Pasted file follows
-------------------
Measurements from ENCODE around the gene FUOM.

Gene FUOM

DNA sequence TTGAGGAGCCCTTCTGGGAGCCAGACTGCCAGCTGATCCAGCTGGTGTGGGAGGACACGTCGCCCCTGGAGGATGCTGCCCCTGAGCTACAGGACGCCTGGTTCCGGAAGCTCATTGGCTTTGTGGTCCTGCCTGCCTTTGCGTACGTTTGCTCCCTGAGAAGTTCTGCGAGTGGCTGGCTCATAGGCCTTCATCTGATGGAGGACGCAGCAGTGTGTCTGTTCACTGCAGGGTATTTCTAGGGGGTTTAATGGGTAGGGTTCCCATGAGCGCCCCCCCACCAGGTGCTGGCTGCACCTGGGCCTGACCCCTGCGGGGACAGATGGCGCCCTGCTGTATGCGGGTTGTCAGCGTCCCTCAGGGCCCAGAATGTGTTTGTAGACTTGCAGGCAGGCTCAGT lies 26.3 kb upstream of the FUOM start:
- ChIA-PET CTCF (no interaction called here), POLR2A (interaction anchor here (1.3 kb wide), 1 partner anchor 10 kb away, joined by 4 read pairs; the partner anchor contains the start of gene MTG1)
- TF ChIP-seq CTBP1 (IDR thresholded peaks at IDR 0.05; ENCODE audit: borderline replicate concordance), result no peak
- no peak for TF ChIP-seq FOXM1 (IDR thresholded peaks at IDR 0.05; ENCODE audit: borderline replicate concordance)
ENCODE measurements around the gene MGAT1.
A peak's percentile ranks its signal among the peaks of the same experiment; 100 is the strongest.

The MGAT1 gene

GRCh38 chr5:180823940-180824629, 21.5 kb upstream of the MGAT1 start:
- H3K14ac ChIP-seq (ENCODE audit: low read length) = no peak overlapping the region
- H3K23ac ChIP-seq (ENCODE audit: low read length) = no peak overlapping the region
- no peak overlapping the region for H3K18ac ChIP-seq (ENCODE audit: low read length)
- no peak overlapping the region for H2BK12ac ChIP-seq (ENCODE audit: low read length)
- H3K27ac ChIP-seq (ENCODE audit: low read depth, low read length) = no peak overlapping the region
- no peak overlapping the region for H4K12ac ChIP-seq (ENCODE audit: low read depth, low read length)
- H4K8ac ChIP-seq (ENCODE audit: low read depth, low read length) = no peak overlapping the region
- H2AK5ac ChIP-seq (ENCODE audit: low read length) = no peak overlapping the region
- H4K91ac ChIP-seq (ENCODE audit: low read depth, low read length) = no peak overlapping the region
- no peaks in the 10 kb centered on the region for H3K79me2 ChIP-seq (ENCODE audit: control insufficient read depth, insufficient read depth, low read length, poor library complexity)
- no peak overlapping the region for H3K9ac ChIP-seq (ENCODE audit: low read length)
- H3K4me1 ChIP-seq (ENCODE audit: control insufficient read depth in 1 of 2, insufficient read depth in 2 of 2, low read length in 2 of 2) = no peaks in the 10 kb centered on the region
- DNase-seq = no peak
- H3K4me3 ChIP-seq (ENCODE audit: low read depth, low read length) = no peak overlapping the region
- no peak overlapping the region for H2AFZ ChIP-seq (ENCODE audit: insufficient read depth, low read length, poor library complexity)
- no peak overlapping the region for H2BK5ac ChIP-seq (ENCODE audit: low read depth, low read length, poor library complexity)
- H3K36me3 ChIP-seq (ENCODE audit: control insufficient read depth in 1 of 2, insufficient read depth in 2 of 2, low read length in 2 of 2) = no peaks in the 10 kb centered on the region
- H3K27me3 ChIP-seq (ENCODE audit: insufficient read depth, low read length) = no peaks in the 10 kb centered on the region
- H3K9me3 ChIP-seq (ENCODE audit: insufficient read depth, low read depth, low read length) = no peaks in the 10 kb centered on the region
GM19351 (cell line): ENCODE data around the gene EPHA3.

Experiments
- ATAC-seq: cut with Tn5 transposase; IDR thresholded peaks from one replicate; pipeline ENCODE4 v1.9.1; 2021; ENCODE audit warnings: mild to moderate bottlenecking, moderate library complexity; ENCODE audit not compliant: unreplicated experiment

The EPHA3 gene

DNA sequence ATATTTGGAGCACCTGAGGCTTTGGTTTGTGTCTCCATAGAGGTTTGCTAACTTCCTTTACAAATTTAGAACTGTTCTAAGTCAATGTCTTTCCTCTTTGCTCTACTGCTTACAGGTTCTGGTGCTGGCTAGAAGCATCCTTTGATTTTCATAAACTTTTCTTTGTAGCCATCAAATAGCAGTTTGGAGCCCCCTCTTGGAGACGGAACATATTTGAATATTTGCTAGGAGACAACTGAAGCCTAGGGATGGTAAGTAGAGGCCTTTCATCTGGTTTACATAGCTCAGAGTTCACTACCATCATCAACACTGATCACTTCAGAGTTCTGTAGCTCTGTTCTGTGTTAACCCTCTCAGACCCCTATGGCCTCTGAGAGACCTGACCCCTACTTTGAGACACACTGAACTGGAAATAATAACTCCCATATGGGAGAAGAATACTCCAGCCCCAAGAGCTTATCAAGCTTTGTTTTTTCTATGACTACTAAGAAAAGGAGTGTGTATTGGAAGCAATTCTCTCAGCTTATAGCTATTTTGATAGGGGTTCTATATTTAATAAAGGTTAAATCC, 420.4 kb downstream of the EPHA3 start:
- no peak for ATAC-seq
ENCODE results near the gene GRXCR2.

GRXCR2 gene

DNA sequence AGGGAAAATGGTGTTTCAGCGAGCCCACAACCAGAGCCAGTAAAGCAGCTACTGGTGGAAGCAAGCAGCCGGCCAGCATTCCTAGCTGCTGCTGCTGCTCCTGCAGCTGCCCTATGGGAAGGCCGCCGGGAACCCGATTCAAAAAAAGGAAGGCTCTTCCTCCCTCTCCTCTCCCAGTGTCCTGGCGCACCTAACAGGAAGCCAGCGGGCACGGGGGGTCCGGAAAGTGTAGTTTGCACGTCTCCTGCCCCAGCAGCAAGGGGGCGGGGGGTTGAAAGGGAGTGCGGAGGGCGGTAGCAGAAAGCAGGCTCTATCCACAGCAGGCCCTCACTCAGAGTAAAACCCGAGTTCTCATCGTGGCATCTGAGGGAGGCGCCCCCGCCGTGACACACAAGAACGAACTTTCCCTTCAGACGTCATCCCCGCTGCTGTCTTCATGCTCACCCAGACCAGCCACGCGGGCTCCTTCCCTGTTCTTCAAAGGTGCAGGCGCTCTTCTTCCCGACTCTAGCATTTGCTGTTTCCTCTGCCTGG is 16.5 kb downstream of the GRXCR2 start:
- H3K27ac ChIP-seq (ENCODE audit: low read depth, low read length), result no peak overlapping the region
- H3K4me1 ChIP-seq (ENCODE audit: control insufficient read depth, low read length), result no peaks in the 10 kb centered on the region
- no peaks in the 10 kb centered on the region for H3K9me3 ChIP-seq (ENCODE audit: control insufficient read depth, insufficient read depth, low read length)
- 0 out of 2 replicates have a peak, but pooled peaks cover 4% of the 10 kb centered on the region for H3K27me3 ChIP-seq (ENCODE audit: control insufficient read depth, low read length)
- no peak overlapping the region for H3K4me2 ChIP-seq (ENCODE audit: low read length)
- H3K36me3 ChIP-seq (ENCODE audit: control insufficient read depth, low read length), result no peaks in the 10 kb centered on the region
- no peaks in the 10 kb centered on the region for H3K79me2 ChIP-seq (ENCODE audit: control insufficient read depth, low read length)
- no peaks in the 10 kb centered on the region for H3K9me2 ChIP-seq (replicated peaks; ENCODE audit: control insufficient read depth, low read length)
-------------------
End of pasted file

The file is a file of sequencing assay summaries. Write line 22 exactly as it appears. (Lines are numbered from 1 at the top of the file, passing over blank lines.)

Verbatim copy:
- H3K4me1 ChIP-seq (ENCODE audit: control insufficient read depth in 1 of 2, insufficient read depth in 2 of 2, low read length in 2 of 2) = no peaks in the 10 kb centered on the region